March 2011 Column

As the weather begins to warm and spring is upon us, teachers at our schools begin seeing an increase in the amount of discipline issues. Part of this is due to an anticipation of the school year ending. The other part, I fear, is that we are becoming a more aggressive nation due to instant technological gratification now available in our society. 
       
It seems that if we don’t get an immediate response, we react in a negative manner.  Sometimes just waiting for a computer to boot up can cause us to tap our fingers and become frustrated. We live in a time when information can be quickly accessed through a cell phone, the internet and social networking.  While all these tools mark a progressive society, they also give people the chance to use thoughtless words they might reconsider in a face-to-face situation. Unfortunately, these sometimes hurtful messages can be sent to several people at once.
       
HMS needs your support in reducing aggressive behavior among our youth.  We try to provide a safe environment during the day but are unable to control situations that occur after school. To ensure the safety of all students, we are asking that parents be on the lookout for certain behaviors. Take note if your child appears sad, moody, teary or depressed when he or she comes home. Frequent complaints of headaches, stomach aches or other physical ailments could be a sign of social problems. Also look for trouble sleeping, frequent bad dreams, a loss of appetite, anxiety or low self-esteem.  

Parents should also be alert to conversations that center around circles of friends – or friends who are no longer a part of the circle.  Your child may be the one being isolated or part of a group that is isolating other students. Other signs of potential trouble include aggressive language – both during conversations as well as in e-mails, texts or phone messages. For that reason, check your student’s texts, internet postings, emails and visit with them about events that are taking place in their lives.  
       
If need be, communicate pertinent information to school personnel. A partnership between parents and the schools will help all parties take a more proactive approach to negative situations before they become a larger problem. Together, we can make school a great experience for every child.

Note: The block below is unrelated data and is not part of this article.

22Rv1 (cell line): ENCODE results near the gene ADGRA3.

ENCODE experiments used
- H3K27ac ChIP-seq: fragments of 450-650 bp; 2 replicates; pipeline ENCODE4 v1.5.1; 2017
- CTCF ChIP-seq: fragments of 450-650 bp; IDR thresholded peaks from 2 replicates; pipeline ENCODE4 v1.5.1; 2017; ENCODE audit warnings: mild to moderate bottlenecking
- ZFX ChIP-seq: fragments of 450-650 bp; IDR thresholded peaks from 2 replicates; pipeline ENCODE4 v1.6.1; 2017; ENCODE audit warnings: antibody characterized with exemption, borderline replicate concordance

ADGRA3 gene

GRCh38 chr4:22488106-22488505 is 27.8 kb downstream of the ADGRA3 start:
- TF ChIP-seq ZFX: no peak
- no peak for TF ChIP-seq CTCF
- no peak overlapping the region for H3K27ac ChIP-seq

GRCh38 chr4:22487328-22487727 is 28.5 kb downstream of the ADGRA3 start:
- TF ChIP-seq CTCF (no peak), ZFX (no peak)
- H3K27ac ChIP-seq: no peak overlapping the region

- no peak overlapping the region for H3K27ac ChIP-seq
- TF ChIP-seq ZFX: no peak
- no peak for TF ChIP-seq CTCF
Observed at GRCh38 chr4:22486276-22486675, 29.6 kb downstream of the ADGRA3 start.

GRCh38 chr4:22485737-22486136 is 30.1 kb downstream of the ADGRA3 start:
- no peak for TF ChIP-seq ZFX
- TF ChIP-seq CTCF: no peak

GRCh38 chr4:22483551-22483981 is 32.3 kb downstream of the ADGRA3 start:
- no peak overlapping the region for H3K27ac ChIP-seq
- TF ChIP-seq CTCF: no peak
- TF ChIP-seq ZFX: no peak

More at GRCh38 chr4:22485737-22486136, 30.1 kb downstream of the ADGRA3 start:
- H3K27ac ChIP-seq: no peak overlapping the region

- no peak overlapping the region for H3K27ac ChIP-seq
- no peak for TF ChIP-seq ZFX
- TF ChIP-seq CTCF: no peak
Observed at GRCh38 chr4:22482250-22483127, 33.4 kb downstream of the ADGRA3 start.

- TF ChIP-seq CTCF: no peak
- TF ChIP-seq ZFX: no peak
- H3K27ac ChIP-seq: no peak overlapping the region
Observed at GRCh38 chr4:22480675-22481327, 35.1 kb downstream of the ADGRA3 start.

On another front, HMS has made tremendous strides in updating our facilities to meet the make them conducive to learning.  We are continually trying to improve our campus atmosphere.  We recently completed construction on the Freshmen High School. I invite you to attend the April 14 ribbon cutting. The 4:15 p.m. ceremony will mark the official debut of a $30-million complex that should make all Hobbs residents proud.  Please take time on that day to meet some of the students who will make up the first class of ninth-graders to attend the school. You’ll also have an opportunity to talk to workers from McCarthy Construction, the company that broke ground in December 2009 and completed the building this month on time and on budget.
            
But most importantly, you’ll be able to tour the 114,000-square foot complex which has three main components: a state-of-the-art central kitchen/cafeteria, a  gymnasium which is two thirds the size of Tasker Arena and the school building itself. Please  sit at a desk in our classrooms, many of which feature large sliding whiteboards, overhead projectors and revolutionary technology. Listen to the outdoor Bose speakers in the atrium, an area for students to relax, study or conduct experiments. Stroll down wide hallways – they each feature a separate locker color scheme – and picture students during passing periods who now will be able to walk side by side rather than sideways.
           
Thanks to architect Frank Mackay and the Freshman High School teachers who spent hours of planning time with him, the new campus is a made-to-order building that fits exactly the needs of our students and teachers.
           
So mark your calendar for the ribbon cutting. And catch the excitement about a building that marks the first major advance in Hobbs educational construction in more than 50 years.

 
 
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